Increasing memory and CPU resource allocations

Virtual SMU Installation and Upgrade Guide for Hitachi NAS Platform

Part Number

Before you add extra managed servers or clusters to the virtual SMU, increase the memory and the CPU resource allocations to reserve sufficient resources for each VM.

Note: The exact user interface may differ from the screenshots shown below, depending on the version of the vSphere client in use.

The following example is for four managed servers.

  1. Power off the VM.
  2. In the vSphere Client, right-click the VM and select Edit Settings to open the Virtual Machine properties dialog box.
  3. Under Virtual Hardware, select CPU:
    1. Either set the CPU option to four or set the Cores per Socket option to two to make a total of four sockets.
    2. (Optional) Although CPU reservation is not required, you should increase the CPU reservation if the host supports it.
    3. (Optional) If other VMs on the host can starve the virtual SMU of resources, you can set Shares for CPU (and Hard Disk) to High. This prioritizes the virtual SMU over VMs with a Normal or Low setting.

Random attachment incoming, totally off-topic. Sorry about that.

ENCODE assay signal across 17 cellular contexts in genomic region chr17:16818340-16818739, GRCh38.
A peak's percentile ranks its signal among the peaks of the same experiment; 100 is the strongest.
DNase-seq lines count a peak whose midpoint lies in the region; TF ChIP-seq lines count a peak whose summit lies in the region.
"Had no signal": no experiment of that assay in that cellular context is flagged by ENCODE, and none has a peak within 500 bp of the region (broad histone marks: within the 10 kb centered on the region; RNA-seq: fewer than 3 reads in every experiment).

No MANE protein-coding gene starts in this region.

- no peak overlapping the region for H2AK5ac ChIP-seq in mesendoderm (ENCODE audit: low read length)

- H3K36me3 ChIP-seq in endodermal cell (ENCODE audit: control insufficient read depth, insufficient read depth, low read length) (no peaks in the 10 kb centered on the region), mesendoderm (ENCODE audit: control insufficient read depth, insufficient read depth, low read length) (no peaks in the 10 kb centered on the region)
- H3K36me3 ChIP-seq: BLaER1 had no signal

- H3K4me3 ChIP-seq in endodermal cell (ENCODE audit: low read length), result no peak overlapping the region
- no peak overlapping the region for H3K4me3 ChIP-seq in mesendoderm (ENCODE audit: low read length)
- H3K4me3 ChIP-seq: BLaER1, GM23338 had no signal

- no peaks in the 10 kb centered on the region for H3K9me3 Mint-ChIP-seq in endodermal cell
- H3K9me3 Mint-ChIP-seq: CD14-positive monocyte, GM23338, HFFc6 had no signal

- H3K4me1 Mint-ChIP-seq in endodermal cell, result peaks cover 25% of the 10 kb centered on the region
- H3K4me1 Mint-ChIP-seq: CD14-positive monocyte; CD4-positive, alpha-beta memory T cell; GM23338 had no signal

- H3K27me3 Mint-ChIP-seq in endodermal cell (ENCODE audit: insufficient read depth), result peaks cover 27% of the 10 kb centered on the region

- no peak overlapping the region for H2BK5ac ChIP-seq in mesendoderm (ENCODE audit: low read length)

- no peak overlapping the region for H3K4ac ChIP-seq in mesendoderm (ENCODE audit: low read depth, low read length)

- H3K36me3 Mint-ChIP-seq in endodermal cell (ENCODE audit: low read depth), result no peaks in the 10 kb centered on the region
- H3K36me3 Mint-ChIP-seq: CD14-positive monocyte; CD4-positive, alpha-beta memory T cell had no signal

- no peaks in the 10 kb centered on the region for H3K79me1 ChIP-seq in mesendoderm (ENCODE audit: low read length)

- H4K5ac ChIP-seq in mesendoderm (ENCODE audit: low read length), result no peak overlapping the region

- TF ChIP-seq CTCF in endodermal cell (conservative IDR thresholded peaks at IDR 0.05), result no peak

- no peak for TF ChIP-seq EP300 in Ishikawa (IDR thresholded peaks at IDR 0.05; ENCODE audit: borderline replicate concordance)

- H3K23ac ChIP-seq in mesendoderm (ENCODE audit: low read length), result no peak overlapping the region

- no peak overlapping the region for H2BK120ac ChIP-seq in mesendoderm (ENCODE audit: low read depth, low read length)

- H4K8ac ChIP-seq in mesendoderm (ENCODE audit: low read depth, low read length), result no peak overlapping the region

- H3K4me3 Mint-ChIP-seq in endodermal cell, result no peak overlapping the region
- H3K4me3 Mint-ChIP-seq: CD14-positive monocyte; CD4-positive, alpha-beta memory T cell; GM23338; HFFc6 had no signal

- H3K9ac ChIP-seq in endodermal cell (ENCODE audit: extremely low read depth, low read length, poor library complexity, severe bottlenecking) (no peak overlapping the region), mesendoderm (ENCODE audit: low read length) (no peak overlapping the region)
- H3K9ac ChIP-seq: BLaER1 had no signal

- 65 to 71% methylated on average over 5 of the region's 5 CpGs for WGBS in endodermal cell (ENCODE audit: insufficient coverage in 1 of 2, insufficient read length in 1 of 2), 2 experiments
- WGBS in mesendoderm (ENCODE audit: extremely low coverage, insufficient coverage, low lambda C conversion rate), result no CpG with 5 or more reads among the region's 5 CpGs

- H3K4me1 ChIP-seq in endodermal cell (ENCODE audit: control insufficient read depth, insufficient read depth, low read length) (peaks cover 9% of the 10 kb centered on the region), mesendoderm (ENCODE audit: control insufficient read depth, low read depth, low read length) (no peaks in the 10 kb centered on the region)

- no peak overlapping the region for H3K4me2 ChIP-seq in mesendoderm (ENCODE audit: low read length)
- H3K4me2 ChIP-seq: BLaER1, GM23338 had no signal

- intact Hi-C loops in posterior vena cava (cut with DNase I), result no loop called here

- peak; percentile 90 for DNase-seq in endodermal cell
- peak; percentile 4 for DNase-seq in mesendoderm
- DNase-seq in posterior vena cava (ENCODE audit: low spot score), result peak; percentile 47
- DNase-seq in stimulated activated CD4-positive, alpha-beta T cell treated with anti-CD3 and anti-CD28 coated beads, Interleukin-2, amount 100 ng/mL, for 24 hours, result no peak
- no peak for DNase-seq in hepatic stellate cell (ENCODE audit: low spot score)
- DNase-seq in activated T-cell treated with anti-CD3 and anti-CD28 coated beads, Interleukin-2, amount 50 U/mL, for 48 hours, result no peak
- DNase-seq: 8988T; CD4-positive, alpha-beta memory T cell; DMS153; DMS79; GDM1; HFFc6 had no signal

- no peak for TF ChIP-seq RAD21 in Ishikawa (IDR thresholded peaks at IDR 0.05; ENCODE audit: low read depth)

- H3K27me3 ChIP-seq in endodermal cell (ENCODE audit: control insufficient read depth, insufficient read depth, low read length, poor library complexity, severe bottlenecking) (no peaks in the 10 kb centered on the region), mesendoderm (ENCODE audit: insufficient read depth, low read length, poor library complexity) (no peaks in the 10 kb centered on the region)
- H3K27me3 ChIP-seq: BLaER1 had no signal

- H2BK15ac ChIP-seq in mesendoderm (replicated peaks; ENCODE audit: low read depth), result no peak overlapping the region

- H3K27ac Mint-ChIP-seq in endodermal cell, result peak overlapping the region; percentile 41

Virtual Hardware: CPU
  4. Under Virtual Hardware, select Memory:
    1. Increase the memory value to 4GB.
    2. (Optional Best Practice*) Set the reservation to 4096GB.
    3. (Optional) If other VMs on the host can starve the virtual SMU of resources, you can set Shares for Memory to High.
    Virtual Hardware: Memory
  5. Click OK to save your changes, and then close the dialog box.
  6. Right-click the VM and select Edit Settings again to verify that your memory and CPU settings are correct.

*Best Practice

Although resource reservations are not required, it is best to reserve a portion of the host's physical RAM to guarantee the responsiveness of the virtual SMU and its quorum device. Ultimately, if you oversubscribe the host, do so responsibly to ensure that the virtual SMU is not starved of resources.

The critical virtual SMU requirement is that the quorum device must respond to cluster heartbeats (over UDP) within five seconds to prevent the possibility of dependent and degraded HNAS clusters rebooting. Resource reservations are just one way of achieving this requirement. VMware also provides other mechanisms to ensure VM responsiveness and to protect against resource starvation.